As British playwright and political rabble-rouser George Bernard Shaw noted, "You don't learn to hold your own in the world by standing on guard, but by attacking, and getting well hammered yourself."
That certainly has been true of progressives in our country. We've never been able to advance our people's little-D democratic goals by idly hoping the established powers will do it for us; they're the ones doing it to us, imposing plutocratic rule to increase their fortunes at our expense. Rather, it has been audacious American rebels who've incrementally advanced our democratic possibilities by defying the repressive laws of the authoritarian order. That's what the revolutionaries of 1776 did, and so have subsequent generations of abolitionists, suffragists, unionists, populists, feminists, integrationists, anti-corporatists and other grassroots activists.
Now add to them a team of bold environmental advocates who, on Sept. 12, literally put their lives on the line to confront the looming global crisis of industrially induced climate change. Eleven members of Greenpeace were suspended on static lines a couple of hundred feet above the water from a huge bridge that spans the Houston Ship Channel, temporarily shutting down Big Oil's largest U.S. outlet for climate-destroying petrochemicals.
Unfortunately, these intrepid climate defenders quickly found themselves suspended even more precariously. They had their fundamental First Amendment freedoms of speech and assembly suspended by a new, little-known law passed at the behest of the very same corporate powers they had dared to protest. Unbeknownst to the general public, oil giants and other multinational corporations have been quietly colluding with legislators and governors that they've purchased to ram through a series of autocratic state laws criminalizing our right to protest at the sites of what they have imperiously designated to be "critical infrastructure." Encompassed in their sweeping lockdown are public demonstrations that they deem interrupting or interfering with their hallowed pursuit of profits.
Each of the 11 Greenpeace activists involved in the ship channel protest, along with the 20 others who were also arrested, now face years in prison and a permanent criminal record for "interrupting" Big Oil's operations for 18 hours. So rather than protecting our fragile environment and constitutional rights, America's power elites are defending corporate profits — from us!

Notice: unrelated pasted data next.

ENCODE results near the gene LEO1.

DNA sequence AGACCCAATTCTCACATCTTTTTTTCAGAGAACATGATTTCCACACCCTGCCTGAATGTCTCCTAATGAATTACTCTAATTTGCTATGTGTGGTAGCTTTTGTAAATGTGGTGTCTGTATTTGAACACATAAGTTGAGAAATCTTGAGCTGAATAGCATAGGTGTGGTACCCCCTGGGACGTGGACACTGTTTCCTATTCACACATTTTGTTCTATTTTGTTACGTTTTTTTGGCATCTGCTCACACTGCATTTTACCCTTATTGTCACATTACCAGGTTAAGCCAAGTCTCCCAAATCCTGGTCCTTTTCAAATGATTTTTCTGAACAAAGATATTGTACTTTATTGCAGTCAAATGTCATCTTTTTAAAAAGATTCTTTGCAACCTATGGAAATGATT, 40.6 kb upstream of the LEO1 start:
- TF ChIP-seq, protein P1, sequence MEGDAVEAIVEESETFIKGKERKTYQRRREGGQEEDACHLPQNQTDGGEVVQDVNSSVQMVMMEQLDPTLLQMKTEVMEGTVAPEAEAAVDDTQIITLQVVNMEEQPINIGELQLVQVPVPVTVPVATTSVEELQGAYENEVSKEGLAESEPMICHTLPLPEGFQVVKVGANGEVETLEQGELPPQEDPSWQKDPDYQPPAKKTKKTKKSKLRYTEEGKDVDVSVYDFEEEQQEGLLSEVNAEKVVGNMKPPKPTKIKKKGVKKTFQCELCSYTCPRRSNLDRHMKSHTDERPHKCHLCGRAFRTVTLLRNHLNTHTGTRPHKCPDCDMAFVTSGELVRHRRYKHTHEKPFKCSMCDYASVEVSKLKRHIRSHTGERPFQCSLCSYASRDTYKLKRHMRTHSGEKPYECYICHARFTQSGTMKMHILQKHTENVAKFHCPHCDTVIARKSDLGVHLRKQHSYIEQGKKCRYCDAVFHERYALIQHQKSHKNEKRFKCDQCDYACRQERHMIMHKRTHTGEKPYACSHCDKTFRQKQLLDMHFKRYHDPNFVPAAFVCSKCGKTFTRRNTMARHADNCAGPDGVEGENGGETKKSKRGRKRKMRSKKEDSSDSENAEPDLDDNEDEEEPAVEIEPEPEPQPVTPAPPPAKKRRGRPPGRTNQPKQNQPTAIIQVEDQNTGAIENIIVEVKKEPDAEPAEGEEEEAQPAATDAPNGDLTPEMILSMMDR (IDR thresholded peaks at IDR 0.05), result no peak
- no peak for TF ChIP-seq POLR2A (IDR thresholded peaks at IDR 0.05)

When did We the People vote to outlaw peaceful public protest against corporate excesses? When did we demand that lawmakers in Indiana, Iowa, Louisiana, Missouri, North Dakota, Oklahoma, South Dakota, Tennessee and Texas make it a felony for us to assemble and speak out at corporate sites to protest profiteers who're running roughshod over our values, livelihoods, environment and ... well, our lives?
Answer: Never. Yet, behind our backs, for-sale lawmakers in those states and many others are taking big bucks from oil giants, utilities, industrial ag outfits and other for-profit entities to pass corporate-written laws that criminalize protest actions against their greed. The laws assess inordinate jail time and exorbitant fines for the vague offense of "interrupting" or "interfering with" the operations and infrastructure of corporations that despoil, contaminate, violate and otherwise abuse us, the planet and everything else that gets in the way of another dime in profit.
Where did these anti-democratic, corporate-coddling laws come from? ALEC, the secretive American Legislative Exchange Council, which convenes closed-door tete-a-tete sessions to link its corporate members with a nationwide network of whorish state lawmakers willing to do tricks for them. In January 2018, ALEC produced a model bill called the Critical Infrastructure Protection Act, which would effectively sledgehammer peaceful protestors of corporate wrongdoing as though the demonstrators were terrorists. Suddenly, virtually identical versions of ALEC's plutocratic/autocratic bill were introduced in 22 state legislatures. Nine have already been enacted, usually with little public notice or participation.
The Texas version, which took effect Sept. 1, was used just 11 days later to slap harsh felony charges on the Greenpeace protestors and the 20 others who were also arrested during the nonviolent symbolic shutdown of the Houston Ship Channel.
The two primary sponsors of the Texas anti-democracy legislation are ALEC adherents. The corporate powers that formally lobbied it through the legislature included Chevron, Dow, Exxon, Koch Industries, Shell and various industry consortiums, ranging from pipeline builders to poultry factories. And the legislation was forcefully backed by Texas Gov. Greg Abbott, whose top industrial donor group is — surprise! — oil and gas, which pumped more than $10 million into his 2018 election campaign.
Of course, the autocrats say their crackdown is necessary to stop violence and vandalism at corporate facilities, but such destructive acts are already against the law. And, besides, the Greenpeace activists did neither. The real reason that corporations are getting their political hirelings to apply such egregious punishment is to penalize legitimate protest, hoping to scare the American people out of even trying to exercise our basic democratic rights.
To help fight this blatant suppression, go to PolluterWatch at PolluterWatch.org.
Populist author, public speaker and radio commentator Jim Hightower writes "The Hightower Lowdown," a monthly newsletter chronicling the ongoing fights by America's ordinary people against rule by plutocratic elites. Sign up at HightowerLowdown.org.
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